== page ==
The hypnotic trance is a state of heightened and focused concentration.
Hypnosis can be a useful adjunct in the management of cancer pain and pain associated with invasive procedures.
One-third of cancer patients are not hypnotizable and other approaches will be needed for them. Of those who are hypnotizable, 3 principles underlie the use of hypnotherapy for pain:
- use self-hypnosis;
- relax and do not fight the pain; and
- use a mental filter to ease the hurt in pain.
The main disadvantage of hypnotherapy for cancer patients is that it requires more attention capacity than many of them have.
In pediatric patients, hypnosis and cognitive behavioral skills are effective in managing pain associated with invasive procedures.
Breitbart W, Payne D, Passik SD. Oxford Textbook of Palliative Medicine, 3rd ed. London. Oxford University Press. 2005. p. 432.
Hypnosis is a set of techniques designed to enhance concentration, minimize one's usual distractions, and heighten responsiveness to suggestions to alter one's thoughts, feelings, behavior, or physiological state. Hypnosis is not a type of psychotherapy. It also is not a treatment in and of itself; rather, it is a procedure than can be used to facilitate other types of therapies and treatments. People differ in the degree to which they respond to hypnosis.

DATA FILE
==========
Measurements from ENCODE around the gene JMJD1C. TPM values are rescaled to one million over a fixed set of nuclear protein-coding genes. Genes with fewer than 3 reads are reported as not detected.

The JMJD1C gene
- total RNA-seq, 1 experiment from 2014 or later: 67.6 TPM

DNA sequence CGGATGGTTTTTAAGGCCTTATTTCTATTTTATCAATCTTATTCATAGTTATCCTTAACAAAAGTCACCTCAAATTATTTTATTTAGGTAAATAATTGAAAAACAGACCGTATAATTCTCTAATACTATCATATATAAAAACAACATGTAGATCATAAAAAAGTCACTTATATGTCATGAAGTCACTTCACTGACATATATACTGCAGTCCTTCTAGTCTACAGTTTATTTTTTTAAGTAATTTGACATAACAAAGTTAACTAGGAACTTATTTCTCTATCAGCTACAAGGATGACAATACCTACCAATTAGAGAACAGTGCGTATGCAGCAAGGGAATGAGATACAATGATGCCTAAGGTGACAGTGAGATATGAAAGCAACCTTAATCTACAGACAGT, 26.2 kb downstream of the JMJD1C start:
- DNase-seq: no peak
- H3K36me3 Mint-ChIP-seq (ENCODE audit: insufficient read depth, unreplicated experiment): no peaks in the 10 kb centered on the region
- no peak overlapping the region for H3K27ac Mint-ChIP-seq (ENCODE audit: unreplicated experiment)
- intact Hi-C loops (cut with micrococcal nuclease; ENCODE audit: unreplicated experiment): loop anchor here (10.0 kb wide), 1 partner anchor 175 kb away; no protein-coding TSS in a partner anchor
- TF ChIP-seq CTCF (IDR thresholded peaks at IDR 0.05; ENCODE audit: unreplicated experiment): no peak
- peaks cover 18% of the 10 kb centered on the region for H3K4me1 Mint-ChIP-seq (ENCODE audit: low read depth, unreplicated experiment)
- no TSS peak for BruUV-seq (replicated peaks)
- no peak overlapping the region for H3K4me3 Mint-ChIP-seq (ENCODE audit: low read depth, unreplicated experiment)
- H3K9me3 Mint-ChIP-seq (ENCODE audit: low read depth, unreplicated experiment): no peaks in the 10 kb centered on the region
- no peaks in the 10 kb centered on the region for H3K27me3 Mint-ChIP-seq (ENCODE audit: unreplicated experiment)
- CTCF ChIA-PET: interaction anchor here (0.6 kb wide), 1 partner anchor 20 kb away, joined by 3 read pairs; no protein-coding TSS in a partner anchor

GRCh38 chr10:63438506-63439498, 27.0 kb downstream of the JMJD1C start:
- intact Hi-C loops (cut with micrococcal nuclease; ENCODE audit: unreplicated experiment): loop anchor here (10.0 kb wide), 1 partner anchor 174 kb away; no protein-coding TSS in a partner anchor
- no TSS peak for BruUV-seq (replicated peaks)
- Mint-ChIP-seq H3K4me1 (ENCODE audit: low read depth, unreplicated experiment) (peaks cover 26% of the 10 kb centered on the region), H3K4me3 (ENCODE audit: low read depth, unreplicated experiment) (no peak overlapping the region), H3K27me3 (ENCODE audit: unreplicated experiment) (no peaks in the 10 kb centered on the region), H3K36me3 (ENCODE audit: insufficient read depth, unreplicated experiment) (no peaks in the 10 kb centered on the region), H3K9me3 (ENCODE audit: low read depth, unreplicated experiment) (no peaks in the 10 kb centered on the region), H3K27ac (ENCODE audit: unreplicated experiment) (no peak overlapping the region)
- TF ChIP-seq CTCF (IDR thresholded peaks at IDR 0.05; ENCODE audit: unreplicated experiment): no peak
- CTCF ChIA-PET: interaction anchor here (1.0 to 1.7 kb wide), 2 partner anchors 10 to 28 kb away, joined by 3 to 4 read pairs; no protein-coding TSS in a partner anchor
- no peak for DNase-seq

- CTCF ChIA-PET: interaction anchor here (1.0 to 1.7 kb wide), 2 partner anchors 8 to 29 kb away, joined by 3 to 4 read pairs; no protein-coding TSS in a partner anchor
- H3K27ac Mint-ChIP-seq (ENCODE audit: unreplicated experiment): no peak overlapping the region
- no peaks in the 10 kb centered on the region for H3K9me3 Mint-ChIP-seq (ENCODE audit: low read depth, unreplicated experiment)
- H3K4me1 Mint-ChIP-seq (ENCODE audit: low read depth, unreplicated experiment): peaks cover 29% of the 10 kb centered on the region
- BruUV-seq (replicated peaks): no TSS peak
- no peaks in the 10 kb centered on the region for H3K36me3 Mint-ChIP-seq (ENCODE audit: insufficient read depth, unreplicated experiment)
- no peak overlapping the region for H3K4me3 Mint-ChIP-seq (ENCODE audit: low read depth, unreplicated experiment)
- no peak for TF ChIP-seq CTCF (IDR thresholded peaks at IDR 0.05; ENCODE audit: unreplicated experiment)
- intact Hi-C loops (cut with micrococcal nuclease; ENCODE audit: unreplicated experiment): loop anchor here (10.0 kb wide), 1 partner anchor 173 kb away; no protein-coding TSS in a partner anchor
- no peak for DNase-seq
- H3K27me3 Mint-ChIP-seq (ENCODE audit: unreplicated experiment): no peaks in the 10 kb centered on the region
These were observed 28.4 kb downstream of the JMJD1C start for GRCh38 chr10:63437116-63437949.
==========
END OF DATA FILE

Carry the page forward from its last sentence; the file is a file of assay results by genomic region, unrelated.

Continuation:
Among the benefits associated with hypnosis is the ability to alter the psychological components of the experience of pain. Depending on the phrasing of the hypnotic suggestion, the sensory and/or affective components of pain and associated brain areas may be affected (as shown by the brain imaging research of neuropsychologist Pierre Rainville, PhD, and collaborators in 1999).